Chretien describes in detail his schedule on 9/11 and some of the decisions he made, but the five pages on the terrorist attack serve more as a vehicle to boast about his ability to "become cool rather than panicky in crisis situations."
The brief portion on the terror attacks is also where Chretien levels one of his most controversial comments in the entire book in which he
blames Paul Martin's dithering
for Canada's current combat role in Afghanistan.
"Later, unfortunately, when my successor took too long to make up his mind about whether Canada should extend our term with ISAF, our soldiers were moved out of Kabul and sent south again to battle the
Taliban in the killing fields around Kandahar," Chretien writes.
This comment has become controversial for two reasons.
The first being Chretien's use of the loaded term "killing fields" to describe Canada's combat mission.
The Killing Fields is a term used to describe the atrocities of the Khmer Rouge
regime which killed an estimated 2 million Cambodians in the late 1970s. Using the term to make a comparison to Canada's role in Afghanistan is in poor taste and is an overkill of spin against Martin.
In addition, a former prime minister describing Afghanistan as the
killing fields hurts the morale of Canadian troops serving their
nation at war.
Secondly, Chretien's unattributed claim of Martin's dithering is not accurate, according to those in government at the time.
A new book, The Unexpected War: Canada in Kandahar, published before Chretien's accusation became public,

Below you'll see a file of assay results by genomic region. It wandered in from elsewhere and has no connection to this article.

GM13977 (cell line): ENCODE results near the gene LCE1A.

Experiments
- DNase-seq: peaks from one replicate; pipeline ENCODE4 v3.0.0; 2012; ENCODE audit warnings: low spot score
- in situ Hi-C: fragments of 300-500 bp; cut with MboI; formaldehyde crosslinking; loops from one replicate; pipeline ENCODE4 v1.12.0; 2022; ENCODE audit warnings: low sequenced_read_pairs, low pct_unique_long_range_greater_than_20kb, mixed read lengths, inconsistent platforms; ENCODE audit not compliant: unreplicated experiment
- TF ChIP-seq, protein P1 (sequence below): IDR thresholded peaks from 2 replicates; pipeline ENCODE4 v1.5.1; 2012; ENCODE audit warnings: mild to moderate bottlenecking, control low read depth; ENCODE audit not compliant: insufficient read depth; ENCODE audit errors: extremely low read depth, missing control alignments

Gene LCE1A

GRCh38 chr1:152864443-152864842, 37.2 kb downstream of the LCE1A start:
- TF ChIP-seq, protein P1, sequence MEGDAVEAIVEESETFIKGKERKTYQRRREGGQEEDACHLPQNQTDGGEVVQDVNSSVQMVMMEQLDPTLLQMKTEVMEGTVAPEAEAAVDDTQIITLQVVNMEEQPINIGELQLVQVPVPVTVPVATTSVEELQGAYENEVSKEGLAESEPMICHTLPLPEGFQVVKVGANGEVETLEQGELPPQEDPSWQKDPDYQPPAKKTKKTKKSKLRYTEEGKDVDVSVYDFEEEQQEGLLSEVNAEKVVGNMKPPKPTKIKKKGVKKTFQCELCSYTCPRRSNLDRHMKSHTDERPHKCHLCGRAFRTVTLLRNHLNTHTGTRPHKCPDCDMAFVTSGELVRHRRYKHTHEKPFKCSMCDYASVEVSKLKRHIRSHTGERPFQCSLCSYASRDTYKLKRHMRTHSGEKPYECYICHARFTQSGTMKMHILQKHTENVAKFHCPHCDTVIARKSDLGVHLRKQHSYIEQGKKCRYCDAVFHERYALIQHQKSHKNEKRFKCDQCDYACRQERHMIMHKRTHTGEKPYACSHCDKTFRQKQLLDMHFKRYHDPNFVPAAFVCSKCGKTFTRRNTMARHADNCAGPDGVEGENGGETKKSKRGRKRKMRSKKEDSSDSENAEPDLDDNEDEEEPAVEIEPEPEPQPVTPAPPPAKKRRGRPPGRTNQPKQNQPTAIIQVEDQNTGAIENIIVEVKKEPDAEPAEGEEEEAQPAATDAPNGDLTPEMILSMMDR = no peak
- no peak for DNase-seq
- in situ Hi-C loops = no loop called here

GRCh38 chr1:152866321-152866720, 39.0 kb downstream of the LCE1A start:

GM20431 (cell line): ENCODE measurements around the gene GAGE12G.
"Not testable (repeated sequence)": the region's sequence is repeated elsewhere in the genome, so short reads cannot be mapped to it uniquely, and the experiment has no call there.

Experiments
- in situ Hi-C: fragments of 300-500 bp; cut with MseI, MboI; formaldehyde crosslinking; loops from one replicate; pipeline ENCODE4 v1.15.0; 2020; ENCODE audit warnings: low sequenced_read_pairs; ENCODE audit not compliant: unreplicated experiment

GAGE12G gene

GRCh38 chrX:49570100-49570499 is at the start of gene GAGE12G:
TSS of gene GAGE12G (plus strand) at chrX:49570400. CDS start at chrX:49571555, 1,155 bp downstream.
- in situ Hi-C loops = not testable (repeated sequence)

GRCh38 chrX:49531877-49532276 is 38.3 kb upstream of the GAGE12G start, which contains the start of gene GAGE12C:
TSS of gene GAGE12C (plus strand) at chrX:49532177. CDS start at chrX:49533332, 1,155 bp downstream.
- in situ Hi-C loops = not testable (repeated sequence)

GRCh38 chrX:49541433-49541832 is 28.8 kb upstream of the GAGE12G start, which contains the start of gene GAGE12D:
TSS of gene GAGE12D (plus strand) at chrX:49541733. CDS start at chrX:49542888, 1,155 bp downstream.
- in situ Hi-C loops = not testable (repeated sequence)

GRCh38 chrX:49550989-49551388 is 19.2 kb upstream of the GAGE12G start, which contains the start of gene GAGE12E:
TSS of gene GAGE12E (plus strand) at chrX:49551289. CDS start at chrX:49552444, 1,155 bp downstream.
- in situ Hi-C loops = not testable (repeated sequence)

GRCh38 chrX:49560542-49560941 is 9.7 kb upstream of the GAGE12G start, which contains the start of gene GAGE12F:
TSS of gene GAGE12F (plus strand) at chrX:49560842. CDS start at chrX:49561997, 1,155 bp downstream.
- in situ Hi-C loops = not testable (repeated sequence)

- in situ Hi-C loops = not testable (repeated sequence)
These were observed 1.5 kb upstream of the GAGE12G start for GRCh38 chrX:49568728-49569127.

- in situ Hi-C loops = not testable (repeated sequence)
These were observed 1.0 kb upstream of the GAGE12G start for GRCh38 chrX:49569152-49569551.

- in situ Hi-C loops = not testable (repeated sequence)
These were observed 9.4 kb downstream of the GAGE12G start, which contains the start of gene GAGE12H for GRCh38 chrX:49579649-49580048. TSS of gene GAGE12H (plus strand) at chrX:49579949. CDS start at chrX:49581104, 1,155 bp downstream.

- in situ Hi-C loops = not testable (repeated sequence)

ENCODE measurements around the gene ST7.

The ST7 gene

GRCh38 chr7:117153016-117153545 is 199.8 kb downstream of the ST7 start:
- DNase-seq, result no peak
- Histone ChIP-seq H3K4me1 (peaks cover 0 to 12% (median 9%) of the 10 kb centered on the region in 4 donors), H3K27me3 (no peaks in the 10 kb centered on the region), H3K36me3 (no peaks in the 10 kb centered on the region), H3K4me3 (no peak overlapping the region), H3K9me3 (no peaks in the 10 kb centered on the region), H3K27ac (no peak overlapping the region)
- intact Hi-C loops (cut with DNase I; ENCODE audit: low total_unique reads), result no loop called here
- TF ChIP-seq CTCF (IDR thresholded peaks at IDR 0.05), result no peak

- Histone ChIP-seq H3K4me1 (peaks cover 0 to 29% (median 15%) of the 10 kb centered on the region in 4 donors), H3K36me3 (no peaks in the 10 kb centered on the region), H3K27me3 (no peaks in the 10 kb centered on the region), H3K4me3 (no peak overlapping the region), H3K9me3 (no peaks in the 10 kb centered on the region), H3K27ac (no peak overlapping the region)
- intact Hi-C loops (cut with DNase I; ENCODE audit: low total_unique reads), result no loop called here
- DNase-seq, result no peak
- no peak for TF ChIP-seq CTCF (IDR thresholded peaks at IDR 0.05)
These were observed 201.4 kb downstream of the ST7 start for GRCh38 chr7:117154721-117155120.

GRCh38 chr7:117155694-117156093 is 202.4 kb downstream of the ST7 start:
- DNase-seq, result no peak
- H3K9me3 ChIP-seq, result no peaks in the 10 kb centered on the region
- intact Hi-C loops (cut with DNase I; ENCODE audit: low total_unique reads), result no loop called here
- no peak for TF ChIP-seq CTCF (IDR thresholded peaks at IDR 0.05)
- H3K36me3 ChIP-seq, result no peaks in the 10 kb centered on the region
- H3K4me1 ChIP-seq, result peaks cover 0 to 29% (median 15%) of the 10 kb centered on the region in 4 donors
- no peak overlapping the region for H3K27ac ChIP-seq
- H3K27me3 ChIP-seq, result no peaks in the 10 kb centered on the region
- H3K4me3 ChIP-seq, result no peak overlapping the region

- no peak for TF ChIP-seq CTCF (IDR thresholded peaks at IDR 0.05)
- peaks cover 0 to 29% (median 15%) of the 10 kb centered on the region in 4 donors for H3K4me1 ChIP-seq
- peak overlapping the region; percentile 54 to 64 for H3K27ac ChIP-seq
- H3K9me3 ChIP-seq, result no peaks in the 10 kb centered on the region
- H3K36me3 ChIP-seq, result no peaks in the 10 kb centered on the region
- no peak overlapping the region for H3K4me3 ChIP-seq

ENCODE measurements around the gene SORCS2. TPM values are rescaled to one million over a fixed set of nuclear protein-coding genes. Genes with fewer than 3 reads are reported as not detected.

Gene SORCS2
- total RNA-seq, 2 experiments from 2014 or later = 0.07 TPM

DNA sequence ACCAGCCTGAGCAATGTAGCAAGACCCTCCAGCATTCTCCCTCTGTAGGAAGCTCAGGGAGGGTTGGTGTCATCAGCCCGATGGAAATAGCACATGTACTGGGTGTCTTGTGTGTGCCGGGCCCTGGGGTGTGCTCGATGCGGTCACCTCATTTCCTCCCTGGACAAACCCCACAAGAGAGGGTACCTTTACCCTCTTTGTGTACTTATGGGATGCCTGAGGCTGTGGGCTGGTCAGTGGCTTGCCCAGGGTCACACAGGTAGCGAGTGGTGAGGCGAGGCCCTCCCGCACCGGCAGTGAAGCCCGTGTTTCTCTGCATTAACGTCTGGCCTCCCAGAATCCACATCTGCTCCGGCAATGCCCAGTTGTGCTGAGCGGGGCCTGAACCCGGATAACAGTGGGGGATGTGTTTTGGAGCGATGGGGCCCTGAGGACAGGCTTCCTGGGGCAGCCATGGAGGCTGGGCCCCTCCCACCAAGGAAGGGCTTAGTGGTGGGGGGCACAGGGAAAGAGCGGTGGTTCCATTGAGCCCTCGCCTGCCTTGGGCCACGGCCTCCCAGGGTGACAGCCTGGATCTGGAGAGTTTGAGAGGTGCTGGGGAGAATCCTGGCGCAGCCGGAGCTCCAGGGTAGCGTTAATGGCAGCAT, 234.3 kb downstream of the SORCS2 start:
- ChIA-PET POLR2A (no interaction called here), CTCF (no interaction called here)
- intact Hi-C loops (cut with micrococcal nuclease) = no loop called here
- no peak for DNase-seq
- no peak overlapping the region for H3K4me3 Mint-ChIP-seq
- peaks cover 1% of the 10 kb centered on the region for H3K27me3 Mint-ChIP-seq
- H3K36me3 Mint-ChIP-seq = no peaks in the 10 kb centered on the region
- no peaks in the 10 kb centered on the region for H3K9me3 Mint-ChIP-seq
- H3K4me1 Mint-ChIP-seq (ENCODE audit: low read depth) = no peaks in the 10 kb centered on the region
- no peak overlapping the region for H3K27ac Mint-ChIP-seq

doesn't support the former PM's claim.
The book is written by Eugene Lang, who was chief of staff to Martin defence minister
Bill Graham, and Janice Gross Stein, director of the
University of Toronto's Munk Centre for International
In addition, Kenneth Calder, a retired defence official, told the Globe and Mail there was no delay in the decision-making process on Afghanistan and,
in fact, it moved forward rapidly.
Chretien's decision not to participate in the U.S.-led invasion of Iraq, meanwhile, comes up repeatedly in
his memoirs, often in unrelated chapters as a way for
the ex-PM to boast about his instincts or how he had spared Canada a resulting political crisis.
Chretien's book does not make a single mention of Iran, which is now at the centre of international attention because of its nuclear ambitions in defiance of the UN.
Zahra Kazemi, a Canadian journalist who was beaten to death by Iranian authorities after she was detained for taking pictures outside a
Tehran prison during a student protest, also does not appear on the
pages of Chretien's book.
Kazemi is omitted even though her widely reported and controversial death happened in 2003 while Chretien was in his final months in power.
Maher Arar, the Canadian citizen who was sent to Syria
as a terror suspect by U.S. authorities where he was tortured,
receives just one mention in Chretien's book.
Chretien said he was able to secure Arar's release and return to
Canada due to his overall foreign policy position not to isolate
dictators, such as former Syrian president Hafez al-Assad.
"I believed that engaging him in dialogue had been better than
isolating him, despite the many serious differences we had about
foreign policy and human rights," Chretien wrote.
Mulroney on . . .
(September 12, 2007)
What does former prime minister Brian Mulroney think of Paul Martin, Hillary
Clinton, the Parliamentary Press Gallery and others? Find out as PoliticsWatch
looks at the former PM's new memoirs.
Chretien on domestic policy